A word on Edgewise

The Mondavi Center explores the untraditional with the 2005 Edgewise series

What exactly does Laurie Anderson do? She’s not telling.

What exactly does Laurie Anderson do? She’s not telling.

Visualize the Mondavi Center: a big, beige, boxy building deliberately placed squarely in the sightlines of drivers sailing east and west on Interstate 80. What comes to mind when you think about what happens inside? Distinguished symphony orchestras? Touring dance companies? World-music concerts?

Those images are understandable. Dance, and classical and world music were the focus of the Mondavi Center’s brochures during the arts center’s first two seasons. However, presenting new, challenging and untraditional work has always been part of the Mondavi Center’s programming agenda, as well.

It’s no secret that Brian McCurdy, the Mondavi’s director, is personally committed to this. He sometimes books groups that many local entertainment writers have never heard of, much less seen. Last year, when this writer asked to borrow a recording of Kristjan Järvi’s Absolute Zappa program, the CD he received was loaned out of McCurdy’s personal collection at home. McCurdy talked about the disc track by track—he didn’t leave the task to his publicist.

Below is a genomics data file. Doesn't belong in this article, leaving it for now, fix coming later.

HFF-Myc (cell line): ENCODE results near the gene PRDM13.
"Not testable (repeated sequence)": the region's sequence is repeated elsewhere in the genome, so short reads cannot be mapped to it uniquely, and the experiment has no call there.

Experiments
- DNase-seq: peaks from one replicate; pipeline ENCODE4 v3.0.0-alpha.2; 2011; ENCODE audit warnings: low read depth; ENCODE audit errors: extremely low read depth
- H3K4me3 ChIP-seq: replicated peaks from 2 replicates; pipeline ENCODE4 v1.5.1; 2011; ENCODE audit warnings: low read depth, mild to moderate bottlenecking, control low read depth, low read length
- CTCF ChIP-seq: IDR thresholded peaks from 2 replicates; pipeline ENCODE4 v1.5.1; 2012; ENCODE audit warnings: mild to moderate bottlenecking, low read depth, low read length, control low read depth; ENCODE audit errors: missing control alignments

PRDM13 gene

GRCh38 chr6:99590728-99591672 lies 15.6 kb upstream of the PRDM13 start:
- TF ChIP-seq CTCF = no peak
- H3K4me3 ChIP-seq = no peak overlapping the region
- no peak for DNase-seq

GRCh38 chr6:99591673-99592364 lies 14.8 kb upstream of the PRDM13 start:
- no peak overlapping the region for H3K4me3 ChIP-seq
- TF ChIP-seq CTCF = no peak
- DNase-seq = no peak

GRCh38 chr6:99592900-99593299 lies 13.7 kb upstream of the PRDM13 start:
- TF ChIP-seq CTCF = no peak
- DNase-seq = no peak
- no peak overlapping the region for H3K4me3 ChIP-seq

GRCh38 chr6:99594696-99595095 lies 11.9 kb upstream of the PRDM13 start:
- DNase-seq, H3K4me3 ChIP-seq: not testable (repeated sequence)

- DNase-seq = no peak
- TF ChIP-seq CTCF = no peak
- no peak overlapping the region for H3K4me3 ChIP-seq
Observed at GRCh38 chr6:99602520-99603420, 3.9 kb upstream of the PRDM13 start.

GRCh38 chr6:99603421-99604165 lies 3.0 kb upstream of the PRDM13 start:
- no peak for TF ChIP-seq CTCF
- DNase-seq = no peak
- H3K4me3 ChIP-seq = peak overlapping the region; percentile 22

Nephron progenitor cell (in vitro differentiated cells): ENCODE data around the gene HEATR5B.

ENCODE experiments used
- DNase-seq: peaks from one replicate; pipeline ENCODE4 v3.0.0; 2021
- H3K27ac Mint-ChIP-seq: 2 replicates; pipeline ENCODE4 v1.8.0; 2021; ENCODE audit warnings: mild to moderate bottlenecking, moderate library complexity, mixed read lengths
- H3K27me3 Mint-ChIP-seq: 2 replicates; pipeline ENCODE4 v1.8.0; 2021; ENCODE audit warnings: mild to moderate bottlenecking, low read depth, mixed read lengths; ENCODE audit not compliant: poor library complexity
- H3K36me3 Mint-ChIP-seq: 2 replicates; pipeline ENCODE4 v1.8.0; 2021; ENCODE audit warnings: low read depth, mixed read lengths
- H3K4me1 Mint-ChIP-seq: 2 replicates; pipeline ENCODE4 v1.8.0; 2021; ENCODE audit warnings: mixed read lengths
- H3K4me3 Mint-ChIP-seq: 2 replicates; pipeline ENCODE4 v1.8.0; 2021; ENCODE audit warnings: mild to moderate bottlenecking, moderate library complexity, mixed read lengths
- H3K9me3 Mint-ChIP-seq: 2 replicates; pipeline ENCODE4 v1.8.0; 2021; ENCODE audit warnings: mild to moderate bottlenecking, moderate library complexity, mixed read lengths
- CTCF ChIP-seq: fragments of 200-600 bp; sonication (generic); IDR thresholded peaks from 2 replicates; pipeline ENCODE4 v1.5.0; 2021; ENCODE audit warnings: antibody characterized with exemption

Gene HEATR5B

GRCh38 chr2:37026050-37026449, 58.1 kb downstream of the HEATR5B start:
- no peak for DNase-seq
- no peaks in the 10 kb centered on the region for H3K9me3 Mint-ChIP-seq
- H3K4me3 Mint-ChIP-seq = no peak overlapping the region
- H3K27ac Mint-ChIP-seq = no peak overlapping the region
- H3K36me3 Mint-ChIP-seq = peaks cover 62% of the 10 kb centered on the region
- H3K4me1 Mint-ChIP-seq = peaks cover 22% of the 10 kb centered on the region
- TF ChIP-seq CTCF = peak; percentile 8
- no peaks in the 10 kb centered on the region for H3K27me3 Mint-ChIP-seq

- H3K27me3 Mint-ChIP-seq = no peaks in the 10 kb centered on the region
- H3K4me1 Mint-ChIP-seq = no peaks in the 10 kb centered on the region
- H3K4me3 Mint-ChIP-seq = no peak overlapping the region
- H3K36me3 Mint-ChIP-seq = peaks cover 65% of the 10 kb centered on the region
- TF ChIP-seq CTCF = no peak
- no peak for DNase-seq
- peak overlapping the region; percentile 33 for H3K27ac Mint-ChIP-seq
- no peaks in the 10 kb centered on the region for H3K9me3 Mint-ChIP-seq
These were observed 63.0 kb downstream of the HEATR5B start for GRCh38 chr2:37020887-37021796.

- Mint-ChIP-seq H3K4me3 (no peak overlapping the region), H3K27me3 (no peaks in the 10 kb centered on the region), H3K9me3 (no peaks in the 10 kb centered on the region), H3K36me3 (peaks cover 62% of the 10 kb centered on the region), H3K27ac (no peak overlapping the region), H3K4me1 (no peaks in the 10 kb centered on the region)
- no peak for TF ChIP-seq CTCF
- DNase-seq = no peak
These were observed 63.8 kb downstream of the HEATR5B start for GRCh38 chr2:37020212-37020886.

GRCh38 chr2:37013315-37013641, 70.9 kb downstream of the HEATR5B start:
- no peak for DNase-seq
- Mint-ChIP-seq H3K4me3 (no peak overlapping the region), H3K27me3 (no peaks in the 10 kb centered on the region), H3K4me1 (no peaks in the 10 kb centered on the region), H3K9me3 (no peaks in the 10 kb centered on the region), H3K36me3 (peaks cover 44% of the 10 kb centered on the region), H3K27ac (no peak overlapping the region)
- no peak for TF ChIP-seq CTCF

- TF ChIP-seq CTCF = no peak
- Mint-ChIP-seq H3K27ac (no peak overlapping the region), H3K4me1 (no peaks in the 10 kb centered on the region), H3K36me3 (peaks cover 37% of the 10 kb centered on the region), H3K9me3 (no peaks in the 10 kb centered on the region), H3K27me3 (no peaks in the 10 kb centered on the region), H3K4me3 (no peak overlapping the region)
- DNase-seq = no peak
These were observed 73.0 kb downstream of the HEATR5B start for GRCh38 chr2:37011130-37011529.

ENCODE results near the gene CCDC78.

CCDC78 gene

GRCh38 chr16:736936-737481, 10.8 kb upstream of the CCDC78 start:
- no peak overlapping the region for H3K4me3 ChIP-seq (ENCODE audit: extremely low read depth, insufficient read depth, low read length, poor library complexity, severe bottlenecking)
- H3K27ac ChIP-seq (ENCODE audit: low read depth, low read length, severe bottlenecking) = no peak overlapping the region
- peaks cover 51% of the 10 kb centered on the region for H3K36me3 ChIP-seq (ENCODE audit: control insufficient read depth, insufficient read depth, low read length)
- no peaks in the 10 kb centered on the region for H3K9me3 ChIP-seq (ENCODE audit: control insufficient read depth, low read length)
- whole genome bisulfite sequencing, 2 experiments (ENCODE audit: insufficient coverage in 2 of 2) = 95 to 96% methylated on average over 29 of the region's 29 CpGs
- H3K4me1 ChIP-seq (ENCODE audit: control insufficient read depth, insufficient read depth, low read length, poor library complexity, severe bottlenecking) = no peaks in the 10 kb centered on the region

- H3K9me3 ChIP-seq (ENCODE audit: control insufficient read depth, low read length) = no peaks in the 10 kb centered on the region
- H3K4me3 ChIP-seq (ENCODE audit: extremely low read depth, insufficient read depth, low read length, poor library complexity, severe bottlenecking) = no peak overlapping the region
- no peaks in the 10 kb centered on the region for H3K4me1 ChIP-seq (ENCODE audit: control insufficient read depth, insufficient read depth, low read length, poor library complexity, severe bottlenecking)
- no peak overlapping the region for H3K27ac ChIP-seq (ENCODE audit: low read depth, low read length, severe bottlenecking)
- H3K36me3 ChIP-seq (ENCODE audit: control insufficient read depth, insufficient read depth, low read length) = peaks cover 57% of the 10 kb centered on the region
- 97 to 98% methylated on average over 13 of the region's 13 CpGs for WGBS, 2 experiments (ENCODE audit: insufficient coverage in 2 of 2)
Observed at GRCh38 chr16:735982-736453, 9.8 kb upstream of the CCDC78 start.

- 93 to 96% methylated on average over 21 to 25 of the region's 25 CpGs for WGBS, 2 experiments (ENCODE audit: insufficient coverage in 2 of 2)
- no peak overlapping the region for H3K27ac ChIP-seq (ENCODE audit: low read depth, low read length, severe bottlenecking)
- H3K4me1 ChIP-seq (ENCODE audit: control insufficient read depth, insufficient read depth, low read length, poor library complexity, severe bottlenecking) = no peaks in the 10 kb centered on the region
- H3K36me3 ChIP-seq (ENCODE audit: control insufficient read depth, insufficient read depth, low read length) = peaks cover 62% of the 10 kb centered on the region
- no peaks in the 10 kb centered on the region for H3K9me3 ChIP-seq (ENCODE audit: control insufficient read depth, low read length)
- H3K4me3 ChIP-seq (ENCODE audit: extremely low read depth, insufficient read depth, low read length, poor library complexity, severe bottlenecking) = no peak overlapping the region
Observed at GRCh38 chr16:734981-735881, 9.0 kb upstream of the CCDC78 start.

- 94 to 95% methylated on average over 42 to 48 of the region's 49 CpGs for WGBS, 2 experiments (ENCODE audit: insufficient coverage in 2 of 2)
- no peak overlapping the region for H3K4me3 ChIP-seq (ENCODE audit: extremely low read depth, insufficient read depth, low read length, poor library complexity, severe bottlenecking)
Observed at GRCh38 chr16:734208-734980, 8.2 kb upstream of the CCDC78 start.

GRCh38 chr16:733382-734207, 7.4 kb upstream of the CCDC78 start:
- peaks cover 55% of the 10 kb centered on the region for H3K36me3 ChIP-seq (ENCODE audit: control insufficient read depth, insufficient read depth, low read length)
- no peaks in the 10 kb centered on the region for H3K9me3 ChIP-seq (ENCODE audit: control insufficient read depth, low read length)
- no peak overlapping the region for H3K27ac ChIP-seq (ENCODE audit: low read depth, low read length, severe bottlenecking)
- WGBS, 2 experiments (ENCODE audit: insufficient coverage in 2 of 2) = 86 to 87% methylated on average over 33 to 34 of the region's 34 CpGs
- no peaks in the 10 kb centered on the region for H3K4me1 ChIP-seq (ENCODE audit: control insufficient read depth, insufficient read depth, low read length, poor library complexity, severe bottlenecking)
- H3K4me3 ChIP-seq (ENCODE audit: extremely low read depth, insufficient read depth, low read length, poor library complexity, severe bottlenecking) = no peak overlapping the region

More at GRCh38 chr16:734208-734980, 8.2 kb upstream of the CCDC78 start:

Most people who enter the Mondavi Center never meet McCurdy. He keeps a low profile, and his calm Canadian demeanor and dapper suits could lead you to the wrong conclusion about his programming goals. The truth is McCurdy likes to push the envelope, in terms of audience expectations, by showcasing emerging works in progress by significant artists throughout the world. He’s even happier when he gets to commission a new work.

If you look at the Mondavi Center’s current season brochure, you’ll notice something different: a symbolic shift in emphasis. During the Mondavi’s first two seasons, the new and challenging offerings were featured on page 20-something, after the famous orchestras and big-name dance companies. This year, the challenging stuff that’s harder to sell to general audiences—what the Mondavi Center calls its Edgewise series—has moved to the very front of the brochure. Performance art has gone to the head of the list.